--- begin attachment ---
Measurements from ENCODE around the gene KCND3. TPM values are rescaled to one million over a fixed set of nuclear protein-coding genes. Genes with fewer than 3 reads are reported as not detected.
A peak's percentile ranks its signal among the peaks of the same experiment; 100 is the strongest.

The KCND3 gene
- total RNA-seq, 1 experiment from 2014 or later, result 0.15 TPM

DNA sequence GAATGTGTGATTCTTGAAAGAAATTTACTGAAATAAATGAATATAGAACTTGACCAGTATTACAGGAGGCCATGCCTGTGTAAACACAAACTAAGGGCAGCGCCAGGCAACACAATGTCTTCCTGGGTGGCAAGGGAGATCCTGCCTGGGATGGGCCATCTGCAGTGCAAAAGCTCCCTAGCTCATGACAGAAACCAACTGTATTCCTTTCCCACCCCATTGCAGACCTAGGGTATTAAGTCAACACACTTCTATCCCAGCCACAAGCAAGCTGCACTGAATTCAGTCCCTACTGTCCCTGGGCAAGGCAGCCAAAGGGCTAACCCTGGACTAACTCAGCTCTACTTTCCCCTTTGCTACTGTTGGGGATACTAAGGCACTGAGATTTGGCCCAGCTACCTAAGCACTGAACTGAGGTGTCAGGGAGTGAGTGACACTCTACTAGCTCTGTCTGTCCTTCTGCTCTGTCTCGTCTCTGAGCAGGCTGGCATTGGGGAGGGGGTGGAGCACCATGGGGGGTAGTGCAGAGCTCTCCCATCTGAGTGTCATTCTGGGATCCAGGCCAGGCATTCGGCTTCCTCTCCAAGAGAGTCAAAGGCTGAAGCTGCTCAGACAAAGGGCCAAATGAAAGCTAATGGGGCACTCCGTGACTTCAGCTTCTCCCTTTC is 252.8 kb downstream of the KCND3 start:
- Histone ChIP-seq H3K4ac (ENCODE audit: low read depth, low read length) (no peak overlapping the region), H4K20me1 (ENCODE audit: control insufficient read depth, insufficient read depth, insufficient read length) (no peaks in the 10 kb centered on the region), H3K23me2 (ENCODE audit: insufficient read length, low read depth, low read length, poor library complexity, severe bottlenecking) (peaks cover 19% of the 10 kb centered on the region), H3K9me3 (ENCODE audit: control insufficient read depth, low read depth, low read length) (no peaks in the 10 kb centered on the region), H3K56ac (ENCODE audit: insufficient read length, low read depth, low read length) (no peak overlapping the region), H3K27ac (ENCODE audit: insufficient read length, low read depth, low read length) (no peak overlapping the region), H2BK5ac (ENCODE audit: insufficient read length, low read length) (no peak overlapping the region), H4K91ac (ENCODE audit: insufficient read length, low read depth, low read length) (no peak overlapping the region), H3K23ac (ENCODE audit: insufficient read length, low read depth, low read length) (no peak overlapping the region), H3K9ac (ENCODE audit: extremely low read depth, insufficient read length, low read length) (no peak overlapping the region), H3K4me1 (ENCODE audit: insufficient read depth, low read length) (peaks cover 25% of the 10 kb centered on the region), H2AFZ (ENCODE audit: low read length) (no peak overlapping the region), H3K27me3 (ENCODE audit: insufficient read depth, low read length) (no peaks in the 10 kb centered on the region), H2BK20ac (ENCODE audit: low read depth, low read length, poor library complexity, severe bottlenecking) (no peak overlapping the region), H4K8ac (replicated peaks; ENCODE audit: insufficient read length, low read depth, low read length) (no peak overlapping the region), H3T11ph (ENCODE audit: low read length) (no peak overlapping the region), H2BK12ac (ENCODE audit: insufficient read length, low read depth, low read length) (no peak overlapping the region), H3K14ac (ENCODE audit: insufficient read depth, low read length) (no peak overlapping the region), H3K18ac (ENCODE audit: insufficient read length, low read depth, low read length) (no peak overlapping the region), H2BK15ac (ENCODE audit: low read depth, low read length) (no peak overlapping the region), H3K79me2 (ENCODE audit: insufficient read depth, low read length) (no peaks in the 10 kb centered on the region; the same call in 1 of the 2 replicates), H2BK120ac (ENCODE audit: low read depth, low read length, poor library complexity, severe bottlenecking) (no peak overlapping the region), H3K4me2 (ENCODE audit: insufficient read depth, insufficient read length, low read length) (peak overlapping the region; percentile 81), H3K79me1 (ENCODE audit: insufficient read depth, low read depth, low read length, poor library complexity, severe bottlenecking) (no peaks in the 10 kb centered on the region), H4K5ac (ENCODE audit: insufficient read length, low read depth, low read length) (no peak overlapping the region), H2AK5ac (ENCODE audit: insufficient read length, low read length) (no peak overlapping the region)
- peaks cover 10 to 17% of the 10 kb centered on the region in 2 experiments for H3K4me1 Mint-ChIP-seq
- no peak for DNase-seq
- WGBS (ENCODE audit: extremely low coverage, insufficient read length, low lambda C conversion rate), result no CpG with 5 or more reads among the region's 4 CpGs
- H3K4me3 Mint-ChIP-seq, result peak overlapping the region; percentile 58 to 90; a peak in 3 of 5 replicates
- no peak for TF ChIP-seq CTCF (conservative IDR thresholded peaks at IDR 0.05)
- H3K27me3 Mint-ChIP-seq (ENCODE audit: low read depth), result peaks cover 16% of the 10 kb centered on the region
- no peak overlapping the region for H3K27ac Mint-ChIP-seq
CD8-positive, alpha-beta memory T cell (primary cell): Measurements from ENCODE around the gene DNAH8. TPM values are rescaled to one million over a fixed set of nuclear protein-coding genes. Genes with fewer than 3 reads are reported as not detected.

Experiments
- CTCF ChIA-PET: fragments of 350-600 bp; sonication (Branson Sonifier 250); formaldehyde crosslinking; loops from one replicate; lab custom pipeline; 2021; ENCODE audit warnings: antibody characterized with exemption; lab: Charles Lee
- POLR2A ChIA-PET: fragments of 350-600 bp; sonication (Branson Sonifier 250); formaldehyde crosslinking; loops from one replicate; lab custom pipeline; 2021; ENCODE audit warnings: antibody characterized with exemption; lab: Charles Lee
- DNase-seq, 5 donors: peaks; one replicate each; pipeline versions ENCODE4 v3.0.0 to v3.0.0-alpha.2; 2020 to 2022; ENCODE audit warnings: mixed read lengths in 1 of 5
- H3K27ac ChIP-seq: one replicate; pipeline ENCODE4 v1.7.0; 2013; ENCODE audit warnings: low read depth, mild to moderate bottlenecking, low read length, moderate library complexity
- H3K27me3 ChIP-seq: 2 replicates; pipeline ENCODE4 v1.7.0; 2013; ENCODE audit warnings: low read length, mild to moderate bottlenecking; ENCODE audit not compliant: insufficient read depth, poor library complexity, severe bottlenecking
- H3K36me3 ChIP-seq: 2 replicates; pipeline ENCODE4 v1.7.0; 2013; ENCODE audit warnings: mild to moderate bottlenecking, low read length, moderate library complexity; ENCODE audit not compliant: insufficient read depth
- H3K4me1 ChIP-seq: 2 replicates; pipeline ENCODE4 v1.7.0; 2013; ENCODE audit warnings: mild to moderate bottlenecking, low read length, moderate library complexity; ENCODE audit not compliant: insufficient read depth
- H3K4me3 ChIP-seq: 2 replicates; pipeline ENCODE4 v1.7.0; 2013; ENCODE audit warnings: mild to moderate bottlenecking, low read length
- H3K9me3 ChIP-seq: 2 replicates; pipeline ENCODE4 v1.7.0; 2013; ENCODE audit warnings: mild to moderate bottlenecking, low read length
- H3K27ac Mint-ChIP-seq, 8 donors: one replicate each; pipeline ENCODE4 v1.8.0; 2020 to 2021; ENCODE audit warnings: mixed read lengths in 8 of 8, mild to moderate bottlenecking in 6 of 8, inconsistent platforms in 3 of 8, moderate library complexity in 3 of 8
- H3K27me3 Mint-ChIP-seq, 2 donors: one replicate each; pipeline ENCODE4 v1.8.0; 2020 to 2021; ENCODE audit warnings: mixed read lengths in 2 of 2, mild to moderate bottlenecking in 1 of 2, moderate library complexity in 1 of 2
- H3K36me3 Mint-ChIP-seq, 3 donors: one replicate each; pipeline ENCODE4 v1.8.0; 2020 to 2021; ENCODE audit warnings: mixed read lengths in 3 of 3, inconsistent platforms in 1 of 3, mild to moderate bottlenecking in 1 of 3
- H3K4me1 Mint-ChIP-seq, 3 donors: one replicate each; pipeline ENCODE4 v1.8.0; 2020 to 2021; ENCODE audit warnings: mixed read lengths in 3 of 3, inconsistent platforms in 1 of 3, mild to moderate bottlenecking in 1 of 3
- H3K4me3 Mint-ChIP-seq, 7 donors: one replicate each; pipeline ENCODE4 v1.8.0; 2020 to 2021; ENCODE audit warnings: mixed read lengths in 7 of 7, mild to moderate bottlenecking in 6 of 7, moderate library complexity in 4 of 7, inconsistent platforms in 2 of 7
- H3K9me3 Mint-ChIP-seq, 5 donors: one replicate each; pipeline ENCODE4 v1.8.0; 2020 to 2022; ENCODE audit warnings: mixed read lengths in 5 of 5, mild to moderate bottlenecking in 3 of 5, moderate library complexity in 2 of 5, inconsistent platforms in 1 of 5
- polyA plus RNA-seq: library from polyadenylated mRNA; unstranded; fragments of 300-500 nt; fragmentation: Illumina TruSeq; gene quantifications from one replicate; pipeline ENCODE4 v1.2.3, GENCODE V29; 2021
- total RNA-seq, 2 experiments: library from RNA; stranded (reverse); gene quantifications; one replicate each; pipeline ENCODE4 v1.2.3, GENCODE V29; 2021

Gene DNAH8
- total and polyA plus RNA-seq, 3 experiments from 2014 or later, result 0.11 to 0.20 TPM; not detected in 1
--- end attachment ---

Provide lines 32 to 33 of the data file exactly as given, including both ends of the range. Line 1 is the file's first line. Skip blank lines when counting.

- total RNA-seq, 2 experiments: library from RNA; stranded (reverse); gene quantifications; one replicate each; pipeline ENCODE4 v1.2.3, GENCODE V29; 2021

Gene DNAH8